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Bombay bhel

Belling the copy cats

Film producers are mad with singers of cover versions. There's no law against cover versions though. Anyone can take hit tunes and make their own versions two years after the release of a album. Cover versions are big business -- ask playback singers like Anuradha Paudwal who regularly rerecord hits of yesteryear. The film producers' gripe is that the labels get rich when they produce cover versions of recent films, while they get nothing. They say music rights would fetch more for them if this practice is stopped. And since the law isn't obliging, they're putting pressure directly on the singers. The Association of Motion Pictures and TV Programme Producers (AMPTPP), which met recently, wants a ban on singers who sing cover versions. And what does that mean? Simply that producers won't call them to sing any original songs.

Criticising the critic

Khalid Mohamed's prose is punny. The Filmfare editor, who has written film reviews for decades, has a trademark: smart-alecky humour. He titled his review of Amitabh Bachchan's Major Saab -- you guessed it? -- 'major sob!' And it's now his turn to take the brickbats. Subhash Ghai, maker of spectacles like Taal, pulped Khalid Mohamed's directorial debut, Fiza. He told a newspaper that it had "sketchy characterisation, incoherent script and screechy background music". If you didn't already know, Ghai takes pride in his taste for music...

Phir Bhi Dil Hai Hindustani, produced by Shah Rukh Khan and Juhi Chawla, ran into a deadend 'Who's hit' parade

Trade winds in the first six months of 2000 have been adverse for the Mumbai film industry, where even in a good year a majority of producers routinely bite the dust. Kaho Na ... Pyaar Hai, the candyfloss romance that Hrithik Roshan made his debut with, was the big grosser, while more ambitious films like films like Phir Bhi Dil Hain Hindustani and Hey Ram met with a cold reception. The trade papers say only 12 of the 89 releases so far have recovered their money. Musically too, the tepid score of Kaho Na... made far more money than the classier scores of Hey Ram and Pukar.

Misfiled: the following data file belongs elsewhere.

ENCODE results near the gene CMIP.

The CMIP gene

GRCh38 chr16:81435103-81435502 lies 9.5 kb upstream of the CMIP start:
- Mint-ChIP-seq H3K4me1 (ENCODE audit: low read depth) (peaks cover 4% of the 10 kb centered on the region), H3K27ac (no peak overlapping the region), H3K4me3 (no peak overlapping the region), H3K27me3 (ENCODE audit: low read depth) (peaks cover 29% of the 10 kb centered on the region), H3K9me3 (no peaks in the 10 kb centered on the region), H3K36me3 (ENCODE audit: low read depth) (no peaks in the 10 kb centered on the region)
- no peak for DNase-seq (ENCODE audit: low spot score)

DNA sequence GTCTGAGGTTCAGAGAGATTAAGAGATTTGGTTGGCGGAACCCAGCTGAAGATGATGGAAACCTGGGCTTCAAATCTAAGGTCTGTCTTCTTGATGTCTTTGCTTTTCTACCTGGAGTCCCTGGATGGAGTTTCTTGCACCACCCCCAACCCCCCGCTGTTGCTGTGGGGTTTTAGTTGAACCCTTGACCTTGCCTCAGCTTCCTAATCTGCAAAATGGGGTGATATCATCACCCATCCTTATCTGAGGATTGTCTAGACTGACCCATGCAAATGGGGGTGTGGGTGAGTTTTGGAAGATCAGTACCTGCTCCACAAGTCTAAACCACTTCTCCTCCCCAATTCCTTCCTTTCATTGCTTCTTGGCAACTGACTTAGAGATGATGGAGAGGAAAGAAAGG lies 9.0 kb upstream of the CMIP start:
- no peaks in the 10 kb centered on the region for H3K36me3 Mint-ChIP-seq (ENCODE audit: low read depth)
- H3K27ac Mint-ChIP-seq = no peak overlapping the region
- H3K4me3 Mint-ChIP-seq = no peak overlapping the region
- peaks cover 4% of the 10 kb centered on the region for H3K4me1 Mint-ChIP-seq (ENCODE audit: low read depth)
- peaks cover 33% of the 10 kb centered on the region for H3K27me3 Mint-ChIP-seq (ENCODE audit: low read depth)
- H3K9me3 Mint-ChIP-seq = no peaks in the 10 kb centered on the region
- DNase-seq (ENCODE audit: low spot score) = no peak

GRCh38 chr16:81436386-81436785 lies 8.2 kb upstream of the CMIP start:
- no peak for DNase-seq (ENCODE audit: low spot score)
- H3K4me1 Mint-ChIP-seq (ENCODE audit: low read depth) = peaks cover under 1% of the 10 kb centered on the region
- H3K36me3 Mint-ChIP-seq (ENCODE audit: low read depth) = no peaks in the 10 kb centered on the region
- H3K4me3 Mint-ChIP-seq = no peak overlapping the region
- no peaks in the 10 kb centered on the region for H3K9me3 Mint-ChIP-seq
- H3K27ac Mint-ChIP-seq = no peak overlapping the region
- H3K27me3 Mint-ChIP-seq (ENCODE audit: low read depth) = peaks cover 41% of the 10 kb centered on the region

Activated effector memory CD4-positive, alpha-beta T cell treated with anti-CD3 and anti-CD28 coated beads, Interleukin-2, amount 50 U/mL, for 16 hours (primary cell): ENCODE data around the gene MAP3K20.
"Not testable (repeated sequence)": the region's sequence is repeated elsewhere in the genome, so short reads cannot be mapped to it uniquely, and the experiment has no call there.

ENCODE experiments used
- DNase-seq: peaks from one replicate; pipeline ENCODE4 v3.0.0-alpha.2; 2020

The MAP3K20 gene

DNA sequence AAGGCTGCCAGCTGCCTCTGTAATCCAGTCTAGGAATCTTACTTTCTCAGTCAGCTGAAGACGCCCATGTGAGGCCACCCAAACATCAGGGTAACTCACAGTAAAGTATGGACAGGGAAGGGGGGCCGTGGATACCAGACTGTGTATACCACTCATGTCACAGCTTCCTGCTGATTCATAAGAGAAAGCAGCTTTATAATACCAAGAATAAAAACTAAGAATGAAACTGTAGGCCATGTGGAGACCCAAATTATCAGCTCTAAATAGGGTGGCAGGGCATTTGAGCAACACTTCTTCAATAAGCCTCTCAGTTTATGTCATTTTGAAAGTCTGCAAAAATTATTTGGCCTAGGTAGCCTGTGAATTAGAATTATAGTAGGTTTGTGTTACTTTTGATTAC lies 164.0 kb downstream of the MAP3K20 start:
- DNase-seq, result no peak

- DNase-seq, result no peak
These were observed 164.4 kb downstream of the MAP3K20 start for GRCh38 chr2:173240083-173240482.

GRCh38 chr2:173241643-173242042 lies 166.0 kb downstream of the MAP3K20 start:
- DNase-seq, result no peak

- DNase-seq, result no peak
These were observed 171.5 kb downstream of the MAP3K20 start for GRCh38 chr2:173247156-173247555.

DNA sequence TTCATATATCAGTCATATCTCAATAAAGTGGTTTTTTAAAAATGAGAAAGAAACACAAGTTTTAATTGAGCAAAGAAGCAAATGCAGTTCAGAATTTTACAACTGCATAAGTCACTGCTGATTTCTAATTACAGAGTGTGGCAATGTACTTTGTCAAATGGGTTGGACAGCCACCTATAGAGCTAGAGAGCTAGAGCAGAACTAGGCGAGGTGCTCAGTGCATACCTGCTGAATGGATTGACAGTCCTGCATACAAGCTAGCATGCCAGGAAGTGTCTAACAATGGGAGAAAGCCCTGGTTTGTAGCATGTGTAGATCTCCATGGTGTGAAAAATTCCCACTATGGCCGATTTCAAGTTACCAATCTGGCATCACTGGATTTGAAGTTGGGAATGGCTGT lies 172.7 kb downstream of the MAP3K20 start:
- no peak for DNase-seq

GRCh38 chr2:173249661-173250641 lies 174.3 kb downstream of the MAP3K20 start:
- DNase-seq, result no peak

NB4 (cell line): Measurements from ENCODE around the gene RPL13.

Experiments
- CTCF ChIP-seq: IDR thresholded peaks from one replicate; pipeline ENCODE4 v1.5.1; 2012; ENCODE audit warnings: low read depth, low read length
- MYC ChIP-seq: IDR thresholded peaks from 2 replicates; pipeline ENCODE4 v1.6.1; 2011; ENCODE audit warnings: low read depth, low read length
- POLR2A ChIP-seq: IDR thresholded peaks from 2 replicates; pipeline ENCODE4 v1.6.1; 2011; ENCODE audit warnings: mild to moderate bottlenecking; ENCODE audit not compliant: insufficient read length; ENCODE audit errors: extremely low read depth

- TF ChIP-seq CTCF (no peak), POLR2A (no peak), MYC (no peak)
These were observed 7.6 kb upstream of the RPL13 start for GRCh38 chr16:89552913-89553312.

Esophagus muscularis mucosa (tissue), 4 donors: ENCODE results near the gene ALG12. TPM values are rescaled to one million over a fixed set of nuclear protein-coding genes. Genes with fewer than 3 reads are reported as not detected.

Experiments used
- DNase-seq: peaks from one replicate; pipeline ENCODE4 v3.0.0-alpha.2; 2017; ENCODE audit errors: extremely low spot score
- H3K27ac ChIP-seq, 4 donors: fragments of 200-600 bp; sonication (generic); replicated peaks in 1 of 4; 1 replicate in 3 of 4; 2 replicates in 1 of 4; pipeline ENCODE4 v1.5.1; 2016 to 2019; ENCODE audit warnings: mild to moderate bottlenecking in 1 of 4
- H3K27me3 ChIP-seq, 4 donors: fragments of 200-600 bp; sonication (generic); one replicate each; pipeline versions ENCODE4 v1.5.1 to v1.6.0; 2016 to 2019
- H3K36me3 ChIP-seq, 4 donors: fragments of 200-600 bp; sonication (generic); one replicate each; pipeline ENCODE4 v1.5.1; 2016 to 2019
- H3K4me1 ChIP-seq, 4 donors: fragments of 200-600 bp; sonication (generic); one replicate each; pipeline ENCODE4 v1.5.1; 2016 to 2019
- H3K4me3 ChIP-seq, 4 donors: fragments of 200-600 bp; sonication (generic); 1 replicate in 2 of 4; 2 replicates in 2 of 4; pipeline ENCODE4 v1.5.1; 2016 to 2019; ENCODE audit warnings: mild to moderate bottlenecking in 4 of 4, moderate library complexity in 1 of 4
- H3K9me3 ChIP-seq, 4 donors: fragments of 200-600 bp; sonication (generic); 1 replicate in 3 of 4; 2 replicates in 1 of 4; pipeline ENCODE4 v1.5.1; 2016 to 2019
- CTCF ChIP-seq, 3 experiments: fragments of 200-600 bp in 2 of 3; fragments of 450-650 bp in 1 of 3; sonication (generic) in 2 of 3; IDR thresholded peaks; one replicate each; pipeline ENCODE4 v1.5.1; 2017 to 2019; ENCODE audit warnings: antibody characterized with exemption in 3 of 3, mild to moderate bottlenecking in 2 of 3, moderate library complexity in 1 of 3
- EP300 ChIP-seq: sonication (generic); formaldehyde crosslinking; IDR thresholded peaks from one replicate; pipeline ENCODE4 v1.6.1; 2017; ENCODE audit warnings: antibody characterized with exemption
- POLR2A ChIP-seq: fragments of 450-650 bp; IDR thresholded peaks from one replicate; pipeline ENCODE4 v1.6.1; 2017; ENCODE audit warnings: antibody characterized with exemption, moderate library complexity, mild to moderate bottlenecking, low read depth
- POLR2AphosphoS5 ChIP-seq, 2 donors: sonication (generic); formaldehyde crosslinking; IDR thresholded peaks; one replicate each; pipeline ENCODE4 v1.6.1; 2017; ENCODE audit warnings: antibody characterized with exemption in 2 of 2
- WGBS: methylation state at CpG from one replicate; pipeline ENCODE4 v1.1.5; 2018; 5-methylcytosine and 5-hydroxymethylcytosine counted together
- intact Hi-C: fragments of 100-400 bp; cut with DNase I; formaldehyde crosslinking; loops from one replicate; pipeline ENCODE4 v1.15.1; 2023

Koi nahi bana crorepati

Kaun Banega Crorepati, Amitabh Bachchan's magnificently successful quiz show, is the talk of middle class homes across the country. Star TV's battle for eyeballs prompted it to launch this saga with Indian cinema's biggest star. The show offers a crore to anyone who can answer 15 quiz questions right. But the company that bears the star's name, Amitabh Bachchan Corporation Ltd, is tottering. It was declared sick in July 1999, but a company director (who is also a leader of the Samajwadi Party) said in mid-2000 that it had cleared all dues except what it owed Doordarshan. One thing everyone seems to have forgotten -- ABCL had launched a talent hunt for singers, and thousands of aspiring Latas and Kishores had sent recordings of their songs with a fee of Rs 250 each. A career in playback singing and a fortune were promised. We've heard nothing about the contest since. All those dreams of the contestants, along with their eagerly recorded tapes, must have been trashed unceremoniously by some smartly dressed, splendidly paid executive somewhere.

Soda Glass

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